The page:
Other 2021 knowledge products looked at innovations for CMSEs, their cluster needs and incubation facilities, and a needs assessment for public financial institutions. These knowledge works supported policy dialogue on ways to accelerate Bangladesh’s socioeconomic recovery from COVID-19. The detailed preparatory work done for the country partnership strategy and the country assistance program evaluation 2021 provided a greater understanding of the critical impediments to development and the policies needed to overcome these challenges.

Shareholding and Voting Power

Number of Shares Held
108,384 (1.02% of total shares)

147,498 (1.11% of total membership, 1.7% of total regional membership)

*Overall capital subscription
$1.52 billion

*Paid-in capital subscription
$75.86 million

* United States dollar figures are valued at rate as of 31 December 2021.

ADB Governor: A H M Mustafa Kamal
ADB Alternate Governor: Sharifa Khan
ADB Director: Sameer Kumar Khare (India)
ADB Alternate Director: Md. Azizul Alam (Bangladesh)

Financing Partnerships

Financing partnerships enable ADB’s partner governments or their agencies, multilateral institutions, and private organizations to participate in ADB projects. The additional funds may be in the form of loans and grants, technical assistance, and nonsovereign cofinancing.

Cumulative cofinancing commitments in Bangladesh:

  • Sovereign cofinancing: $11.67 billion for 71 investment projects and $96.5 million for 111 technical assistance projects since 1974
  • Nonsovereign cofinancing: $5.63 billion for 8 investment projects since 2001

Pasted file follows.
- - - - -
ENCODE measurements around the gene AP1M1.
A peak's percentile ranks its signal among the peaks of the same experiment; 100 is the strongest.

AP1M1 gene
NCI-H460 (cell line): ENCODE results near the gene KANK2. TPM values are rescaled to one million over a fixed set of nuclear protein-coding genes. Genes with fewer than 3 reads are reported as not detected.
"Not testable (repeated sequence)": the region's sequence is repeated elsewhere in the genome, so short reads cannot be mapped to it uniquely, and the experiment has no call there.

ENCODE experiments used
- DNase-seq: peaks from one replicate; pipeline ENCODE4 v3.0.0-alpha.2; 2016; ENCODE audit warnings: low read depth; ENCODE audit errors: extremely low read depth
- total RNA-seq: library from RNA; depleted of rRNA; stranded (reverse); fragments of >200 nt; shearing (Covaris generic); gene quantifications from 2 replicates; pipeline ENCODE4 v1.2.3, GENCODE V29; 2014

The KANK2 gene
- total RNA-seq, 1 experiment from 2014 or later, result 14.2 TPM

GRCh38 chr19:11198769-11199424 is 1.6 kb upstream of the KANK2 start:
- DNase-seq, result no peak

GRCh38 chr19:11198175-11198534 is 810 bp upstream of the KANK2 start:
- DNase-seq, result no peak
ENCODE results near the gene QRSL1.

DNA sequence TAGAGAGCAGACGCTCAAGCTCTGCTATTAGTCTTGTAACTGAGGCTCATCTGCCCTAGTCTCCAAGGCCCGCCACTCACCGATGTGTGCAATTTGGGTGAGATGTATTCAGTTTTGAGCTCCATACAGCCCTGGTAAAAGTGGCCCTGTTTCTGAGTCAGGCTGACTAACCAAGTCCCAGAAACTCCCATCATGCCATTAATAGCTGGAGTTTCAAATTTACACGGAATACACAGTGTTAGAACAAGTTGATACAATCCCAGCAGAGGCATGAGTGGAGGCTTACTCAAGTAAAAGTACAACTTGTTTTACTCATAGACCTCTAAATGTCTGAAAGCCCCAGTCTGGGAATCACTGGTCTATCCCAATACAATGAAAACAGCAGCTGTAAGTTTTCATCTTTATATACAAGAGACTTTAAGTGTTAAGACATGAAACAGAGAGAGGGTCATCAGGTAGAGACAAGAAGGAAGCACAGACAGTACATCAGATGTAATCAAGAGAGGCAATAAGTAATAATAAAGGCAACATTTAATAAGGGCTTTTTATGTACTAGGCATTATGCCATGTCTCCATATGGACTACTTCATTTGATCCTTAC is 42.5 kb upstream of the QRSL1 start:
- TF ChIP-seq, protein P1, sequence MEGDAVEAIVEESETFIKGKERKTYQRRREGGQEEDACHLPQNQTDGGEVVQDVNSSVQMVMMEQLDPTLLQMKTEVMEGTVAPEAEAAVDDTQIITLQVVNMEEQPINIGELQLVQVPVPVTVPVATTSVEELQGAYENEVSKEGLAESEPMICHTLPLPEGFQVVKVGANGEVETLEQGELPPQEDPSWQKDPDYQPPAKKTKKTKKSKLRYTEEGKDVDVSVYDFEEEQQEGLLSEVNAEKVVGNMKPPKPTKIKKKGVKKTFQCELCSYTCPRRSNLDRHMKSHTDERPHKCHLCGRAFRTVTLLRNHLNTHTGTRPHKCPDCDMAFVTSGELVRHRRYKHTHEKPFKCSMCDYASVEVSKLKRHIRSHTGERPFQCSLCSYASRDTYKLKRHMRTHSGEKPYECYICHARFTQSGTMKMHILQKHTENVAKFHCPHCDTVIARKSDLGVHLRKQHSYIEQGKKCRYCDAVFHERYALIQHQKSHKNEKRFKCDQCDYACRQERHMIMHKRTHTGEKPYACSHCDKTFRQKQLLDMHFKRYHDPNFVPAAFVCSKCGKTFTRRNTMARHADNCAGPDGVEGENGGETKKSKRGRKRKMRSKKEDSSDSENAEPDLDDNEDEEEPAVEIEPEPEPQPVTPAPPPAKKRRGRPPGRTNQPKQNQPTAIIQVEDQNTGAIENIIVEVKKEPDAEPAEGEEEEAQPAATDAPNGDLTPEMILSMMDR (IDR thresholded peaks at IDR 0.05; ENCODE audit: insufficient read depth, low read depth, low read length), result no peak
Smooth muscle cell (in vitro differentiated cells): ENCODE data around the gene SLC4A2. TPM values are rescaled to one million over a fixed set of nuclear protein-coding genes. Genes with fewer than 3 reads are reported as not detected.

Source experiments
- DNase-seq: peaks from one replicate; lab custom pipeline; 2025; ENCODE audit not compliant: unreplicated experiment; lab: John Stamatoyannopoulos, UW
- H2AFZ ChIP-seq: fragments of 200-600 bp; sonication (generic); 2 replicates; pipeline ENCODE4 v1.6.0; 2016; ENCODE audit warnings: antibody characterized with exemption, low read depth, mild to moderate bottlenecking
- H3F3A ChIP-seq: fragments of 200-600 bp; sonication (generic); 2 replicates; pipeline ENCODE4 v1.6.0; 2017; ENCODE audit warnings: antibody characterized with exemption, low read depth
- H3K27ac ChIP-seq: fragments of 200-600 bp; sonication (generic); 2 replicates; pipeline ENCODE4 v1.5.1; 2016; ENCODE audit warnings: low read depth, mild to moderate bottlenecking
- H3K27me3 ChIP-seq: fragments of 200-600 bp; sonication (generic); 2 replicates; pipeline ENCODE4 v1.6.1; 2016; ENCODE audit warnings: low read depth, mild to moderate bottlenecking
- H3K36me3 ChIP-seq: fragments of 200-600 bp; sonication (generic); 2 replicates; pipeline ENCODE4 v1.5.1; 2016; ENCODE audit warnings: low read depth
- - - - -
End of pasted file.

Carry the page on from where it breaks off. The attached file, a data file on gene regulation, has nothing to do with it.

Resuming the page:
In 2021, Bangladesh received a total of $775.91 million loan cofinancing from the Asian Infrastructure Investment Bank, Export Import Bank of Korea, Japan International Cooperation Agency, and OPEC Fund for International Development for 2 investment projects, and $24.25 million grant cofinancing from the Japan International Cooperation Agency and United Nations Children’s Fund for 2 investment projects.

Future Directions

The ADB country partnership strategy (CPS) 2021–2025 for Bangladesh supports the country in achieving its vision of promoting prosperity and fostering inclusiveness through three strategic objectives—boosting competitiveness, employment, and private sector development; promoting green growth and climate resilience; and strengthening human capital and social protection. In delivering these priorities, ADB will accelerate gender equality and social inclusion, strengthen institutional capacity and governance, deepen regional cooperation and integration, and promote new technology and innovation. The CPS adopts knowledge-driven multidisciplinary approaches with enhanced focus on climate change management. Over 2022–2024, ADB has a pipeline of 40 firm projects worth $7.9 billion and 40 standby projects worth $8.5 billion for Bangladesh. The technical assistance program includes 45 projects totaling about $40 million.

In 2022, ADB will support sustainable and resilient recovery from the COVID-19 pandemic with sharpened focus on health and social protection, food security, skills development, rural development, water and sanitation, and the finance sector, among others. Technical assistance will emphasize innovation and promote new technologies.

This article was originally published in the ADB and Bangladesh: Fact Sheet. Updated yearly, this ADB Fact Sheet provides concise information on ADB's operations in the country and contact information.


Bangladesh Resident Mission
Asian Development Bank
Plot E-31, Sher-e-Bangla Nagar, Dhaka 1207, Bangladesh
  Tel: +880 2 5566 7000
  Fax: +880 2 9117925–26

Ministry of Finance
Economic Relations Division
Sher-e-Bangla Nagar
(Planning Commission Campus; Block#08), Dhaka-1207
  Tel: +88 02 9180723
  Fax: +88 02 48115434